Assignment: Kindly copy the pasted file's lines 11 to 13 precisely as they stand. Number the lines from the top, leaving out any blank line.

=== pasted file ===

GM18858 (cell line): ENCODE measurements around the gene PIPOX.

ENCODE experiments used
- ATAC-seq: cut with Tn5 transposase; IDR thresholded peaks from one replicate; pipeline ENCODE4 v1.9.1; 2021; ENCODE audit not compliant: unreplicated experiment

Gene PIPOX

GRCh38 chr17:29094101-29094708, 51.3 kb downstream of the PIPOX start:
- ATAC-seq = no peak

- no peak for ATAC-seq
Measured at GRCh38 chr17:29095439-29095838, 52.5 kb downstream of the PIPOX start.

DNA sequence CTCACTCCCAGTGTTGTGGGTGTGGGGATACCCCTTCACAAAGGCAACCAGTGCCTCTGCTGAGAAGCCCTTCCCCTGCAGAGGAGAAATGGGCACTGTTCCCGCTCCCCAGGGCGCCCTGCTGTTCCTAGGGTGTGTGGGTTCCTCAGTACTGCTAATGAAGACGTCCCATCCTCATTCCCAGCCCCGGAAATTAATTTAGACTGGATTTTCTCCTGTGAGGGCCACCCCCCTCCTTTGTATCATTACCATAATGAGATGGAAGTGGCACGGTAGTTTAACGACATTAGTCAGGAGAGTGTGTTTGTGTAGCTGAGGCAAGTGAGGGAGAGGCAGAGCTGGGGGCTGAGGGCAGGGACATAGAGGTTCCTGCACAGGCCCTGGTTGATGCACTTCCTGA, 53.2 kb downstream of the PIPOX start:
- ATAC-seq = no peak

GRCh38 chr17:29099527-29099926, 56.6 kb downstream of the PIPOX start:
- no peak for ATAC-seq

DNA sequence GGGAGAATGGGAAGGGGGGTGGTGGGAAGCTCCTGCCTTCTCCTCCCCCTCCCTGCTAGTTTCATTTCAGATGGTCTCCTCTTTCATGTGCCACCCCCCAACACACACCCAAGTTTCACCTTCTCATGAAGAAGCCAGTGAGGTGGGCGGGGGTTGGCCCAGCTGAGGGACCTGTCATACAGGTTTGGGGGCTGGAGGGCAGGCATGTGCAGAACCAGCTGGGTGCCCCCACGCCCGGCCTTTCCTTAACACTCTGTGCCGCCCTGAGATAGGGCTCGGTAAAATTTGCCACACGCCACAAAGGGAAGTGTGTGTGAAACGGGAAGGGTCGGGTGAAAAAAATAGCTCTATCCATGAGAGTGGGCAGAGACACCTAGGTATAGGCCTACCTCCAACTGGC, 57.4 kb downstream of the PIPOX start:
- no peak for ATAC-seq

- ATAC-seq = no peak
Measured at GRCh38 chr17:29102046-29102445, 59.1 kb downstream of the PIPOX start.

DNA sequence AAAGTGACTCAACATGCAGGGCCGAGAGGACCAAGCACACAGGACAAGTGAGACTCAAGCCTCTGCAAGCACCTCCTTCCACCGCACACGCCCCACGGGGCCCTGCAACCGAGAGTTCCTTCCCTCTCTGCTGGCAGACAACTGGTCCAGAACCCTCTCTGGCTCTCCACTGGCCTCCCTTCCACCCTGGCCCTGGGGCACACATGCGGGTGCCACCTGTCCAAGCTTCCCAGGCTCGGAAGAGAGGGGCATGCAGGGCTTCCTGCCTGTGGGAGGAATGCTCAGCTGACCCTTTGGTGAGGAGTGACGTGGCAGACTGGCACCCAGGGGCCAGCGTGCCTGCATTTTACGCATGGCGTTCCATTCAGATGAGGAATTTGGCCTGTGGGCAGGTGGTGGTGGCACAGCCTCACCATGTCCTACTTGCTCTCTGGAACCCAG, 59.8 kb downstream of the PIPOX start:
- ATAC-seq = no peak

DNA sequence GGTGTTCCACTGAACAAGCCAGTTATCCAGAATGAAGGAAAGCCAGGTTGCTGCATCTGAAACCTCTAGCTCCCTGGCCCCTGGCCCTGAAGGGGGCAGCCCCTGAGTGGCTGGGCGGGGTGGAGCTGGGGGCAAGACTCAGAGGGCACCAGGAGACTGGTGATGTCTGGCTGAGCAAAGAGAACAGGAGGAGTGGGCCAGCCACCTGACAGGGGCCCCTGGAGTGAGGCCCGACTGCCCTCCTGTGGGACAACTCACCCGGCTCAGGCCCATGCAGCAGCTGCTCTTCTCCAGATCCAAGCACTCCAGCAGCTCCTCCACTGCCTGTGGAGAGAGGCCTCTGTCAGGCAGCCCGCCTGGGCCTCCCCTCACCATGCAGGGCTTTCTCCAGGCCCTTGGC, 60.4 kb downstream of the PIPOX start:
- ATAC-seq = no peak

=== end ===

GRCh38 chr17:29099527-29099926, 56.6 kb downstream of the PIPOX start:
- no peak for ATAC-seq

DNA sequence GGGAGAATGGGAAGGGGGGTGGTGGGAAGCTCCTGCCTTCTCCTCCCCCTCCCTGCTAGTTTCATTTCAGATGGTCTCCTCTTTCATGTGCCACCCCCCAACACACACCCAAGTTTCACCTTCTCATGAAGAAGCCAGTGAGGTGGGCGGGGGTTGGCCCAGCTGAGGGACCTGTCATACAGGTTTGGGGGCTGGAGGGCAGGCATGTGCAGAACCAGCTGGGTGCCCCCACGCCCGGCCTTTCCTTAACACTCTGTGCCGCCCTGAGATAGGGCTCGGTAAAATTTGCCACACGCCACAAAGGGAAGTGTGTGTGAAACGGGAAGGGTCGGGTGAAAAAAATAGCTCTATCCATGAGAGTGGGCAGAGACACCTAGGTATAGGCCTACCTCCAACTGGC, 57.4 kb downstream of the PIPOX start: